After a few months lying dormant, having been cleared, weeded and mulched, the four beds which occupy the centre of Osterley’s Tudor Walled Garden are beginning to be planted for this year’s display of edibles and ornamentals. On 8 March gardener Ed rotovated the plots and the Friday team of volunteer gardeners raked the surface with landscape rakes to create as fine a tilth as possible. The next step was to even out the surface still further using a faded green garden roller, the ‘Ogle Roller’. This venerable machine was made in Derby at the Castwell Foundry but I’ve not been able to find an approximate date when these might have been in production. We discovered that it is easier to pull not push a garden roller on soil and that it required two of us to keep the roller steady and the lines straight, as well as achieving a neat turn at the end of each row. The latter involved a tricky manoeuvre where the two barrels of the Ogle came into play, with one remaining stationary and the other turning to help swivel the roller to a position alongside the previous ‘stripe’.
While we were occupied with this task, colleagues erected the hazel pole bean supports. Whilst the Climbing and Runner Bean plants will not be planted for a few weeks, we did plant a couple of dozen Broad Bean plants. These are the first of numerous vegetable and salad crops being raised from seed to be planted out when both weather and soil are a little warmer.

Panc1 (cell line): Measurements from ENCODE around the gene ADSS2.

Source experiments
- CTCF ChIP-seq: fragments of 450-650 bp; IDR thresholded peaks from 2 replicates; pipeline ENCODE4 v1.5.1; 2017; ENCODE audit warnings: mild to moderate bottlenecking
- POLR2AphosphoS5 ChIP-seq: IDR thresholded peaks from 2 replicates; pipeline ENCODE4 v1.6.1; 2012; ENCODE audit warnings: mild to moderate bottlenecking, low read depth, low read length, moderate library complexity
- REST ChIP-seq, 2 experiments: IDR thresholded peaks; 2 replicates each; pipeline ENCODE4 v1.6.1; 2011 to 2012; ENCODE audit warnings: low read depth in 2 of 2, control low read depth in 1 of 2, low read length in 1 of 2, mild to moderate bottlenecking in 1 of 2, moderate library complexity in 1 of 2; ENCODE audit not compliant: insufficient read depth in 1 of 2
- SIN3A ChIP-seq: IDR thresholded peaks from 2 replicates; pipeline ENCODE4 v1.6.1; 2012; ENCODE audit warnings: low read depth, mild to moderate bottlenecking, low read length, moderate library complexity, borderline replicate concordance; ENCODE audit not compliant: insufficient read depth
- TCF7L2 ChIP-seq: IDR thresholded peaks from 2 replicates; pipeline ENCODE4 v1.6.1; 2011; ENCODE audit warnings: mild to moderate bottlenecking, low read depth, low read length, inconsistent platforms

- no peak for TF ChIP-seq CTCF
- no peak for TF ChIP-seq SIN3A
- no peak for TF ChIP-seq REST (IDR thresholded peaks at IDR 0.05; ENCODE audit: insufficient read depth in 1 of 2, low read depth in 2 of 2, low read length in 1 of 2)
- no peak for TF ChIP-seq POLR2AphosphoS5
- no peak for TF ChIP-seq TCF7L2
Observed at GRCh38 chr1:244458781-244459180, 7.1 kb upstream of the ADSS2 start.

As an experiment this year, on 22 March one of the walled garden’s plots was sown with ‘green manure’ seeds. In 12 to 14 weeks’ time the plants will be chopped down, dug in and the bed planted with crops in the cabbage family for harvesting during next winter. The plot was first divided off into four triangular sections the interior of two of which were sown with Alfalfa and the other two with Purple Clover, with Black (Japanese) Oats being sown along the intersecting lines.
Whilst this part of the garden looks slightly bare at this time of year, these preparations are the foundation of the second of Osterley’s three garden zones. The Osterley garden is virtually divided into three principal zones, both for seasonal interest and to make it as easy as possible to manage with a small workforce of one Head Gardener and two full-time gardeners, albeit supported by a large team of volunteers. From now until mid-summer the first zone or Mrs Child’s Flower Garden (about which more in future posts) will dominate the scene. The Tudor Walled Garden will be at its height from mid-summer to October, followed by the third zone, the Winter Garden.
I shall plot the progress of the planting in the Tudor Walled Garden in this blog over the coming months.
3 thoughts on “Rolling along within the walls”
Fascinating, thank you
Cover crops have changed so much. There are so many that I have never heard of before, even here. For so many decades, mustard was left to grow in the orchards, without getting cycled with anything else. I am told that it grew like that because most of the orchards had been abandoned by the time I can remember. Yet, I can remember that it grew seemingly wild in the cultivated orchards too. It was left to bloom and toss seed before getting cut down. I really miss it now.